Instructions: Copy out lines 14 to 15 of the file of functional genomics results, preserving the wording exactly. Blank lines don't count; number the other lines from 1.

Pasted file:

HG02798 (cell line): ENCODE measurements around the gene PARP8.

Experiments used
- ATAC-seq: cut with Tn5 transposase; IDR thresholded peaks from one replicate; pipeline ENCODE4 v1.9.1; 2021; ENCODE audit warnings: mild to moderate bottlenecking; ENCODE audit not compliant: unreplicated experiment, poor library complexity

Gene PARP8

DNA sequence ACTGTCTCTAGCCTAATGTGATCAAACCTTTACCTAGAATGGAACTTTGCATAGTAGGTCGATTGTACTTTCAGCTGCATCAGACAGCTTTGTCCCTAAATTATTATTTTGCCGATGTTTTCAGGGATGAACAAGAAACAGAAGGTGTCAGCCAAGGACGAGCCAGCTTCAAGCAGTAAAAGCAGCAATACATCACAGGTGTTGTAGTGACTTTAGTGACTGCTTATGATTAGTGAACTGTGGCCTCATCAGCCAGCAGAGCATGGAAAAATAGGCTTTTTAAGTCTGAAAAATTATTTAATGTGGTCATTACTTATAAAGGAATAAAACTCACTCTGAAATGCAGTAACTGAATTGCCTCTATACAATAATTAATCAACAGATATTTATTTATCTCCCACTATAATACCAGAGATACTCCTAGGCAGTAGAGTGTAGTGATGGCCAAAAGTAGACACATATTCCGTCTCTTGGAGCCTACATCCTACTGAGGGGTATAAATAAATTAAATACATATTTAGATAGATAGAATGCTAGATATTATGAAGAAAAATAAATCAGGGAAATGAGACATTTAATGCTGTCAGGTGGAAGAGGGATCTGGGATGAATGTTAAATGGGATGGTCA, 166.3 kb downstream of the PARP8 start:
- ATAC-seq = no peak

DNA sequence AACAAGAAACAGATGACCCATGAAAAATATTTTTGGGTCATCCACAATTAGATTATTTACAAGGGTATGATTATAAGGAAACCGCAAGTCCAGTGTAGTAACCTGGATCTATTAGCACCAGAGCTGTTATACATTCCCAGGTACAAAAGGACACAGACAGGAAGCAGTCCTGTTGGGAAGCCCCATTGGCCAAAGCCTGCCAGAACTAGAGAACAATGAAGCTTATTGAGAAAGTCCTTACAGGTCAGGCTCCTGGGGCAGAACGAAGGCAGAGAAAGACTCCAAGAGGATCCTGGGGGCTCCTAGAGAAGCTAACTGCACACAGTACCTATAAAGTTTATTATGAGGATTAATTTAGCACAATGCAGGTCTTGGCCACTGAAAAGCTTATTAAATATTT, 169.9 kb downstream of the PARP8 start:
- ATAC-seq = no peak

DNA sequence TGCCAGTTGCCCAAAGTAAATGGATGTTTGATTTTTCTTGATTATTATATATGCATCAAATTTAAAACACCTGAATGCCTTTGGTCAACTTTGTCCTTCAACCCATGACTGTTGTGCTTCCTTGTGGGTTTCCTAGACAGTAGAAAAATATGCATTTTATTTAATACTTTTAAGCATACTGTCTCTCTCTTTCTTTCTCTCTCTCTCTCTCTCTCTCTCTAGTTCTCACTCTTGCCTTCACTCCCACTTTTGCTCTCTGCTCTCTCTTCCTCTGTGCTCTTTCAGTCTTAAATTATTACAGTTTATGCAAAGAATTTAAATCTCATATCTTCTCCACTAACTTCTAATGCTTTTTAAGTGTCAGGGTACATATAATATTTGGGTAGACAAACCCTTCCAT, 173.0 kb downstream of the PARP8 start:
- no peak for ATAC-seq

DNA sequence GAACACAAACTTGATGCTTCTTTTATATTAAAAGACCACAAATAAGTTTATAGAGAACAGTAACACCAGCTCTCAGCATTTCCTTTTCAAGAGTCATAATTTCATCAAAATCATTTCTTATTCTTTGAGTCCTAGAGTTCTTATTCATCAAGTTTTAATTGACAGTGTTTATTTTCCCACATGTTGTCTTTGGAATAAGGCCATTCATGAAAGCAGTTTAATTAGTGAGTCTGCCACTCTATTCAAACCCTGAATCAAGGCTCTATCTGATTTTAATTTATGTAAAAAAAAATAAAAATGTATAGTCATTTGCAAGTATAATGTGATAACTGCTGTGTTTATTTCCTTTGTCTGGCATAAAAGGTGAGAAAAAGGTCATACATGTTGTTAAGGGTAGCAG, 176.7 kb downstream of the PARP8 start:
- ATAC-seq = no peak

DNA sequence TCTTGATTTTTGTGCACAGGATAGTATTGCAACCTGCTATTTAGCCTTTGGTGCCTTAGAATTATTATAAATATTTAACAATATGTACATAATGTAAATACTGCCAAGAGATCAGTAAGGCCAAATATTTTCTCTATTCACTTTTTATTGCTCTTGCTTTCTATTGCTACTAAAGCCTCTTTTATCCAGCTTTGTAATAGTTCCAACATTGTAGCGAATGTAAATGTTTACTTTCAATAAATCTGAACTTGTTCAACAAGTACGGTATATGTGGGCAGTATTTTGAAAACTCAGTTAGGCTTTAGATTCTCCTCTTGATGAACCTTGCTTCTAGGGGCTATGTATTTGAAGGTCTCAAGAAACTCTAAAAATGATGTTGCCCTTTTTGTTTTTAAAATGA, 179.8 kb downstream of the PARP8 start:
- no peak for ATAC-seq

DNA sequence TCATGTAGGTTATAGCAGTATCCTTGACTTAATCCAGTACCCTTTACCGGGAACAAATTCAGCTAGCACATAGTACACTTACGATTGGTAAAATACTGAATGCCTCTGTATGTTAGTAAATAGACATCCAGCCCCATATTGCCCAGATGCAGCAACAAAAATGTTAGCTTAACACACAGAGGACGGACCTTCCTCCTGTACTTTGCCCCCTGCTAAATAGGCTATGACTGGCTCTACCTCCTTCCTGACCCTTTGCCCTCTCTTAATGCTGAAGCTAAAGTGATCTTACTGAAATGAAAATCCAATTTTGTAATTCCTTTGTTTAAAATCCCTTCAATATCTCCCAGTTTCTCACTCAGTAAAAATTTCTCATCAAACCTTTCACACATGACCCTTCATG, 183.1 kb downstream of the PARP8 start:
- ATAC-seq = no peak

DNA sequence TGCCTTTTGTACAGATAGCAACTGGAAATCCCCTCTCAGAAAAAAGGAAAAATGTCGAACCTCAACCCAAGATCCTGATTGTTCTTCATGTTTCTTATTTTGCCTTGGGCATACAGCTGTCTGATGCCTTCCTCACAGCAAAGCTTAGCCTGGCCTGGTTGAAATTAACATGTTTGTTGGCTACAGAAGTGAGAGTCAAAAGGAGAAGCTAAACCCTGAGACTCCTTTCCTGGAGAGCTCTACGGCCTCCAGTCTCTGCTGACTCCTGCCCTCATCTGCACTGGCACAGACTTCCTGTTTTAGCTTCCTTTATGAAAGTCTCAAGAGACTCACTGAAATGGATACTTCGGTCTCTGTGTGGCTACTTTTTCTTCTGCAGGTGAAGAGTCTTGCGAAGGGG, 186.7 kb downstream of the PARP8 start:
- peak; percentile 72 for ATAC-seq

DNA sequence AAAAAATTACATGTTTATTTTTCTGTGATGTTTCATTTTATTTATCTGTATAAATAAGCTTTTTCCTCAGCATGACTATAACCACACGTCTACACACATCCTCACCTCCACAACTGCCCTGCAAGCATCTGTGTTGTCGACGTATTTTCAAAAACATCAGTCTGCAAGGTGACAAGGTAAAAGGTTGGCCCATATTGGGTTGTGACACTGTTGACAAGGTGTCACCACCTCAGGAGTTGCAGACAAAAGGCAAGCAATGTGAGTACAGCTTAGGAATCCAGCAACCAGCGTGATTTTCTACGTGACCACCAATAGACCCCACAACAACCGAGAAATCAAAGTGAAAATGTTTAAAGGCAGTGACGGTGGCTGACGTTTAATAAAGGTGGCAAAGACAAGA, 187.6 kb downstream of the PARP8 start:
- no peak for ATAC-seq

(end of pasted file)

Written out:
- no peak for ATAC-seq

DNA sequence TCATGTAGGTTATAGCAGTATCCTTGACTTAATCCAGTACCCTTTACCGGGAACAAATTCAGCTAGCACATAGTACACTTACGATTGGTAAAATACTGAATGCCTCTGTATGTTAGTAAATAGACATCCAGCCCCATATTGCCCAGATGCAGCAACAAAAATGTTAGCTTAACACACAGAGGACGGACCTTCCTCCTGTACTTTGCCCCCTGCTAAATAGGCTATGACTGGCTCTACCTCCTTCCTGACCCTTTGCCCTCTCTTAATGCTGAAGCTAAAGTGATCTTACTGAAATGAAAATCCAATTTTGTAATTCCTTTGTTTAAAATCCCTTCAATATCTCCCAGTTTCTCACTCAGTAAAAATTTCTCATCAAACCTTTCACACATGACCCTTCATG, 183.1 kb downstream of the PARP8 start: